What We’re Reading: Congress Delays Start of RO Model; Examining Novel COVID-19 Strain; Pandemic Death Rates

December 22, 2020
AJMC Staff

Congress passes legislation that will delay the start of the Radiation Oncology (RO) Advanced Payment Model; examining the newly identified variant of SARS-CoV-2, the virus that causes coronavirus disease 2019 (COVID-19); a study finds Hispanics and those without college degrees most subject to excess death during pandemic.

Congress Relief Package Includes a Delay on RO Model

Yesterday, Congress passed legislation supported by the American Society for Radiation Oncology (ASTRO) that will delay the start of the Radiation Oncology Advanced Payment Model (RO Model) until January 1, 2022. Announced in a press release by ASTRO, the move was followed by an oversight letter led by US Representatives Brian Higgins, D-New York, and Mike Kelly, R-Pennsylvania, that was sent to HHS Secretary Alex Azar, which called for changes to the “flawed” RO Model. Moreover, the 16 US representatives involved in the letter are seeking for CMS to protect cancer patients’ access to radiation treatments by ameliorating deep reimbursement cuts for radiation oncology providers who are required to participate in the model.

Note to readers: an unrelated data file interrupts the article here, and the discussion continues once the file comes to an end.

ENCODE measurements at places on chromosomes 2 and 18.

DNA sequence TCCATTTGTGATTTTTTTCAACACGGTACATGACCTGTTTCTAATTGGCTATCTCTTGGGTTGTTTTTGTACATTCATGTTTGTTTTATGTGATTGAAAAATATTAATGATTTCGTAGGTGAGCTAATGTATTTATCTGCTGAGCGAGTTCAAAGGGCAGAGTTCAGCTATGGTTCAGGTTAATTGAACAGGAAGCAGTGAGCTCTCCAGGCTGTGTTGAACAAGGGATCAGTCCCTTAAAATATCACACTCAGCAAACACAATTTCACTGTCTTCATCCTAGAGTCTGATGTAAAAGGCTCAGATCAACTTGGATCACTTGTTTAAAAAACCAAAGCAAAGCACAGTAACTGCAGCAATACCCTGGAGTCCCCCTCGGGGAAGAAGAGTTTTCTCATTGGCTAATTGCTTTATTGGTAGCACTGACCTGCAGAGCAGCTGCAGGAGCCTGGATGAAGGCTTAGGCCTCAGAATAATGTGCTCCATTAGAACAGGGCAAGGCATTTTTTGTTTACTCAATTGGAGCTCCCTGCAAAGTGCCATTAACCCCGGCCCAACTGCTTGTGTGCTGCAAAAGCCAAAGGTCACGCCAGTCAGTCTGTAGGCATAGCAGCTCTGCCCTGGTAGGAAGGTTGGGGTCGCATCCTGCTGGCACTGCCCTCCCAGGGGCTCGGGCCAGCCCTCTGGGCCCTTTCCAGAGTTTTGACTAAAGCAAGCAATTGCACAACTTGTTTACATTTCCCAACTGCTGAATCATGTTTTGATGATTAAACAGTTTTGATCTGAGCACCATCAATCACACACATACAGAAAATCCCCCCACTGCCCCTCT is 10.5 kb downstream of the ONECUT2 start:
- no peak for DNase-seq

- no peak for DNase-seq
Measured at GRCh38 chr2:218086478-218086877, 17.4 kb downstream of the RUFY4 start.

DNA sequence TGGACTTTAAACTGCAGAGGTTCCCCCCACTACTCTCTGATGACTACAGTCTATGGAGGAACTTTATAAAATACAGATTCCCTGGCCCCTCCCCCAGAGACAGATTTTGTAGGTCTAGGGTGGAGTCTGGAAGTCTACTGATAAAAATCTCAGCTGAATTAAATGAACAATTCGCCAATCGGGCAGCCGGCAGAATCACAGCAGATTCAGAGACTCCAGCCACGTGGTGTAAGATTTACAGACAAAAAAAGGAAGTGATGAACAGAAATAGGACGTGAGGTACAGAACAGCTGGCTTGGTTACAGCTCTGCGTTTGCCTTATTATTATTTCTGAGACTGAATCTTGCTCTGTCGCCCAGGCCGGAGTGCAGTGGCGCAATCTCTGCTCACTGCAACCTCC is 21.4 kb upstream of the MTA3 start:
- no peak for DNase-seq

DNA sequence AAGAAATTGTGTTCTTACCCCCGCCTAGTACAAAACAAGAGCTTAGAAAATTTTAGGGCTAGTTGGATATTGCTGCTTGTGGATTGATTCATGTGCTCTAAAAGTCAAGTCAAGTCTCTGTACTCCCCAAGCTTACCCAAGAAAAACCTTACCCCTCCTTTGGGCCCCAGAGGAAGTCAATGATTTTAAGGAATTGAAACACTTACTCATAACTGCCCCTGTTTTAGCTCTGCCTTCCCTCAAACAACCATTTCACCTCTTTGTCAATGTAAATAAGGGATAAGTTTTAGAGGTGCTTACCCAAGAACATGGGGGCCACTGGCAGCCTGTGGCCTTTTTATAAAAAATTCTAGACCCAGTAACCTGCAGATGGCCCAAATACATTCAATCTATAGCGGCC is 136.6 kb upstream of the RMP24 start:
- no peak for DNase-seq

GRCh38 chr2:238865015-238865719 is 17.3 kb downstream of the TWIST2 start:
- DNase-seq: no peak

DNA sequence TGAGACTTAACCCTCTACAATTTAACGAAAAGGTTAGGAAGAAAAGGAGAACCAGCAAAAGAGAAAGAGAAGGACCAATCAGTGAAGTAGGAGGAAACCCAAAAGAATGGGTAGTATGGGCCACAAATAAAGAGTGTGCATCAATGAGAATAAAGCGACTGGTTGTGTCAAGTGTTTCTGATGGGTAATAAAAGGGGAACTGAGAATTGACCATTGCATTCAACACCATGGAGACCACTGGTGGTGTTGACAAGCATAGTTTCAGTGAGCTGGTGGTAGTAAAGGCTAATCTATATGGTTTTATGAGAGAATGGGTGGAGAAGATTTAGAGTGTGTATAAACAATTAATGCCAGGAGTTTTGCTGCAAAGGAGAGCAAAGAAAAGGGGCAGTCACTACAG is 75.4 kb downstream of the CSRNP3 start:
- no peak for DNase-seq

Examining Novel COVID-19 Strain

The New York Times has highlighted information to know about a newly identified variant of SARS-CoV-2, the virus that causes coronavirus disease 2019 (COVID-19). Known as B.1.1.7, the variation has been said to be more contagious than more established variants, with initial studies convincing UK Prime Minister Boris Johnson to tighten restrictions over the holidays. Although a virus lineage becoming more common does not mean it is more transmissable, epidemiological evidence conducted in England suggests that the variant has an increased transmission rate of 50% to 70% compared with other variants in the United Kingdom.

Study Finds Higher Pandemic Death Rate in Hispanics, Older Adults

In a study of pandemic deaths in California published yesterday in JAMA Internal Medicine, the highest excess mortality was found among older adults, black and Hispanic residents, and those without college degrees. According to CIDRAP, excess death rates for Hispanic residents and people without a high school degree more than tripled after statewide shelter-in-place orders were lifted, which ran from March 1 to May 9. In the reopening period of May 10 to August 22, excess deaths for Hispanics were 3.1 times greater than during the shutdown, and those with a high school degree exhibited 3.4-fold increases in excess death rates.